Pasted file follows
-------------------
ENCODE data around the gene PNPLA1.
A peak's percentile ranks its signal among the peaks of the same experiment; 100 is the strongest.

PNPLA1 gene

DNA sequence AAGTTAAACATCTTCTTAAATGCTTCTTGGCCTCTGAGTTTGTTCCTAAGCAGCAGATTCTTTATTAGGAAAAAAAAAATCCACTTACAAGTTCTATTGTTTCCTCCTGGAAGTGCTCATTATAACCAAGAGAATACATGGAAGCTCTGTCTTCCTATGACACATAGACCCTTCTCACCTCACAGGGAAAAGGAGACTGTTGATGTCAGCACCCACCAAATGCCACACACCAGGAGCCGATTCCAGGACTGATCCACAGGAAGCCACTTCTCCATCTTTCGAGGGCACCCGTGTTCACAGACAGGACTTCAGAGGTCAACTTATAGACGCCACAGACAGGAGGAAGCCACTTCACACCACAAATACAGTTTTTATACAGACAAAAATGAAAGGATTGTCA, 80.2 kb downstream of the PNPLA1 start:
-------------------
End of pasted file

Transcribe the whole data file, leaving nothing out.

ENCODE data around the gene PNPLA1.
A peak's percentile ranks its signal among the peaks of the same experiment; 100 is the strongest.

PNPLA1 gene

DNA sequence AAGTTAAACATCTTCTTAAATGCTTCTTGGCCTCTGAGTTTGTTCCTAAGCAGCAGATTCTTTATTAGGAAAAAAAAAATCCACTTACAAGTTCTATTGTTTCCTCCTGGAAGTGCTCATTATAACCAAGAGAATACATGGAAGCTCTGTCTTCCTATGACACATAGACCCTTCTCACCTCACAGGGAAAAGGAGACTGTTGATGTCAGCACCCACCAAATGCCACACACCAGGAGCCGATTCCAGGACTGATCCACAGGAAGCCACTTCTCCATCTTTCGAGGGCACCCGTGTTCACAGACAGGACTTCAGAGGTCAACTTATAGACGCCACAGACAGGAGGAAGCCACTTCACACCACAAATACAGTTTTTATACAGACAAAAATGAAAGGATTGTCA, 80.2 kb downstream of the PNPLA1 start: